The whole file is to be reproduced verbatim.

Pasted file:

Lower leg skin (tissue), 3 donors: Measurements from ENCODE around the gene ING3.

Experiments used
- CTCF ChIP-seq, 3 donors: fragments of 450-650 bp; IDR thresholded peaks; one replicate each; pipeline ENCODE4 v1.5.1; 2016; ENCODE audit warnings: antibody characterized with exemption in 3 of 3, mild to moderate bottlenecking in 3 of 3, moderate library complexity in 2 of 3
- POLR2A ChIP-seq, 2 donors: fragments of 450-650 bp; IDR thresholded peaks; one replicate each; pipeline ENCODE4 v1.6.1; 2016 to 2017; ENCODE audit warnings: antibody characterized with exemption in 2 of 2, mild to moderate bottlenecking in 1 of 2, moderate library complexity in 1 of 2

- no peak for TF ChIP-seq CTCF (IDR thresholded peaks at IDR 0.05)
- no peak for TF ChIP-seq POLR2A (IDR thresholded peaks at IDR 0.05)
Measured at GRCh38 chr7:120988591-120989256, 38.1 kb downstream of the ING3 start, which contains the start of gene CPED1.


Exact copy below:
Lower leg skin (tissue), 3 donors: Measurements from ENCODE around the gene ING3.

Experiments used
- CTCF ChIP-seq, 3 donors: fragments of 450-650 bp; IDR thresholded peaks; one replicate each; pipeline ENCODE4 v1.5.1; 2016; ENCODE audit warnings: antibody characterized with exemption in 3 of 3, mild to moderate bottlenecking in 3 of 3, moderate library complexity in 2 of 3
- POLR2A ChIP-seq, 2 donors: fragments of 450-650 bp; IDR thresholded peaks; one replicate each; pipeline ENCODE4 v1.6.1; 2016 to 2017; ENCODE audit warnings: antibody characterized with exemption in 2 of 2, mild to moderate bottlenecking in 1 of 2, moderate library complexity in 1 of 2

- no peak for TF ChIP-seq CTCF (IDR thresholded peaks at IDR 0.05)
- no peak for TF ChIP-seq POLR2A (IDR thresholded peaks at IDR 0.05)
Measured at GRCh38 chr7:120988591-120989256, 38.1 kb downstream of the ING3 start, which contains the start of gene CPED1.